The Food and Drug Administration (FDA) released final rules today on menu labeling for chain restaurants. In the proposed version published in 2011 FDA excluded alcohol beverages, and asked for comments on that exclusion. The final version does include alcohol beverages as a food item covered under the regulations, in a reversal of FDA’s proposed rules.
First, here’s some background. FDA issues proposed rules on April 6, 2011 entitled “Food Labeling; Nutrition Labeling of Standard Menu Items in Restaurants and Similar Retail Food Establishments.” The FDA menu labeling rules are required by the Affordable Care Act as a means of educating consumers and promoting public health. Restaurants with 20 or more stores doing business under the same name fall under the rules.
The Brewers Association (BA) commented in response to the menu labeling rules to address issues unique to beer. BA also joined a separate comment submitted by the alcohol beverage industry coalition that we work with on federal regulatory matters. This coalition has worked on serving facts/nutritional labeling, allergen labeling, funding of regulatory agencies, an OSHA matter and a variety of FDA issues related to provisions of the Food Safety Modernization Act, including produce rules, human food rules, animal feed/spent grain rules and menu labeling. The National Restaurant Association (NRA) was heavily involved in the Affordable Care Act menu labeling regulations and the regulatory provisions that followed, and communicated with the alcohol beverage coalition. One of NRA’s concerns was potential inconsistent menu labeling rules in municipalities and states that currently force chain restaurants to comply with a patchwork of conflicting regulations.
While the issue directly impacts our brewpub group members in deep ways across all food and beverages offered, it impacts all brewers whose beer is sold in chain restaurants. While we are still doing our full legal review of what the rules mean, the rules state:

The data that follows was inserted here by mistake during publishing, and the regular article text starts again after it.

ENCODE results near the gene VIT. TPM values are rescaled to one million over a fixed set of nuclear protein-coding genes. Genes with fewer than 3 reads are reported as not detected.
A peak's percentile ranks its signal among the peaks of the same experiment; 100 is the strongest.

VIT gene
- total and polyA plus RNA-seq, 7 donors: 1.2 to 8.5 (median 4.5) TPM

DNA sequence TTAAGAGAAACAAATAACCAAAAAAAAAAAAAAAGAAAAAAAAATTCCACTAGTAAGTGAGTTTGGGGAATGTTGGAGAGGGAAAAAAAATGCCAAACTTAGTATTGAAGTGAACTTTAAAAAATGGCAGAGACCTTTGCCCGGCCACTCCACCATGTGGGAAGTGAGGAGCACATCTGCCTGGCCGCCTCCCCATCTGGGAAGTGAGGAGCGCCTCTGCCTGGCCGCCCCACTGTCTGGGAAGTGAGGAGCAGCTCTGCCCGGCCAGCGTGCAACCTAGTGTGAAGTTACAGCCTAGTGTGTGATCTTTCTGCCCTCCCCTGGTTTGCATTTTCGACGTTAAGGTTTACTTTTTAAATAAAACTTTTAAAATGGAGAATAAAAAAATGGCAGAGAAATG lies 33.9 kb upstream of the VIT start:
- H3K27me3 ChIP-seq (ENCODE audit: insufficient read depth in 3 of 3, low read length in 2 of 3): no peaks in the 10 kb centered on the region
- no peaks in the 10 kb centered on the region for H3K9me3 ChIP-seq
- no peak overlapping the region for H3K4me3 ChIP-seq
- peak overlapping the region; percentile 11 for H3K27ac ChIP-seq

“…covered establishments may also choose to use a database such as the USDA National Nutrient Database for Standard Reference as the reasonable basis for making their nutrient content disclosures, including disclosures for nutrients that do not currently appear on alcoholic beverage labels.”
Therefore, it would be up to the retailer to adopt the standard reference, which would simplify matters in terms of reducing the amount of text on menus and menu boards, or choose to gather the information supplier by supplier.Should any chain restaurants choose the option of not accepting the standard reference, brewers who wish to have their beers in these chains would likely receive a request for the specific detail on the nutritional components. For some smaller brewers that means you would need to make a decision of whether to do the analysis required for all of the nutritional information and provide it or not have your beers available in that chain.
The thing that really bugs me about these regulations is that we are clearly in a two-agency regulatory system of the U.S. Alcohol and Tobacco Tax and Trade Bureau (TTB) for labeling, advertising and tax collection, and the FDA for product safety, spent grain handling and now nutritional information. The statement of average analysis that TTB currently allows on labels on a voluntary basis include alcohol content, serving size, calories, carbohydrates, fat and protein per serving. FDA’s requirements for chain restaurants include this information plus the establishment must also have information on sodium, calories from fat (if the beer has a fat-containing ingredient), and other nutrients if not insignificant. I am not sure yet if disclosure of cholesterol, dietary fiber and sugars will be required as it will for food that is not alcohol. One oddity of the two-scheme issue is that even if a restaurant is required to have available information on sodium or fiber or calories from fat, the TTB would not approve a label with this information on it.
When I think of how seasonal beers may fit this regime, there is a statement in the rules that “Food that is part of a customary market test means food that appears on a menu or menu board for less than 90 consecutive days in order to test consumer acceptance of the product.” That may mean that a seasonal beer that is on the menu for less than 90 days would not need the detail available.
Mixed drinks that are not standardized by menu, which FDA considers spirits bottles as “food on display,” are not standardized in terms of recipe, and are exempt from the ruling.
Self-service beers, such as in a circumstance where a customer can open a cooler door and grab a beer and pay at register would be covered under the regulations.
I suspect I’ll have more later when FDA issues more guidance for industry or staff and our lawyers take a deeper look at what it all means.
November 25, 2014.